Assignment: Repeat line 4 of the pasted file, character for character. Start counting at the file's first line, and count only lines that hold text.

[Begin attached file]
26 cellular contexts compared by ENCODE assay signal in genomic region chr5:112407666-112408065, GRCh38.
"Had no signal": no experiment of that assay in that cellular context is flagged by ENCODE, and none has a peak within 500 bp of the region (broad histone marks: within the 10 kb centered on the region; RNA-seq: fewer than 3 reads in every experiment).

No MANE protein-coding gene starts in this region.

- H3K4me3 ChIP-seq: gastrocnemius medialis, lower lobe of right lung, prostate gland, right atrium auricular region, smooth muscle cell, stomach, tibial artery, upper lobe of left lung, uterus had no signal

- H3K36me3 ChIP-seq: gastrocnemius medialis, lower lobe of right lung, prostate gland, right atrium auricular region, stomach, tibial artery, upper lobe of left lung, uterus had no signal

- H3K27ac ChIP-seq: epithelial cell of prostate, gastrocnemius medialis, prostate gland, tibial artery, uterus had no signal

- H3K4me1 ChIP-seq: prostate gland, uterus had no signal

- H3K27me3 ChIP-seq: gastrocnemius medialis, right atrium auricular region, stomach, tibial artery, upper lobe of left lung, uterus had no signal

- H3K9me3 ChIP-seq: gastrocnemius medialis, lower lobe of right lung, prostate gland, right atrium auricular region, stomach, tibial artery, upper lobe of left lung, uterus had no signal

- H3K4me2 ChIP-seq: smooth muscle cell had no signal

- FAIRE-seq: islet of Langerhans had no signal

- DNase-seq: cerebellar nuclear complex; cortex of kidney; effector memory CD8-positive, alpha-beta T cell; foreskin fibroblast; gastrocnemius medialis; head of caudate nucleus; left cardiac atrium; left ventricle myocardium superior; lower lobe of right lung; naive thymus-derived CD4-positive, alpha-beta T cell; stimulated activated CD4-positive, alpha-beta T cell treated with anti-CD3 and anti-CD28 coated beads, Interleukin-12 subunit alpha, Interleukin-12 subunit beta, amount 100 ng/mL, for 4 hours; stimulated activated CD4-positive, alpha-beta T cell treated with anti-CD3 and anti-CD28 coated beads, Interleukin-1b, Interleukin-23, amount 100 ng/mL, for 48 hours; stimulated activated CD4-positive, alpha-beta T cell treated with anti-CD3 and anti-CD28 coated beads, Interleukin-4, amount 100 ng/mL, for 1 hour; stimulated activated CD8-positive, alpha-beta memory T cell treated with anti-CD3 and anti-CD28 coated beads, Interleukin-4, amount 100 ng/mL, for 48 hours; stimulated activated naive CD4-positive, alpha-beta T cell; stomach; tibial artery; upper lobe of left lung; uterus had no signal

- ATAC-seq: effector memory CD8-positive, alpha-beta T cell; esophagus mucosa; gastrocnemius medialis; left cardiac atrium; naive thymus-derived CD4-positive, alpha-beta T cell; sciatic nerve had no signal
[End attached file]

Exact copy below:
- H3K4me3 ChIP-seq: gastrocnemius medialis, lower lobe of right lung, prostate gland, right atrium auricular region, smooth muscle cell, stomach, tibial artery, upper lobe of left lung, uterus had no signal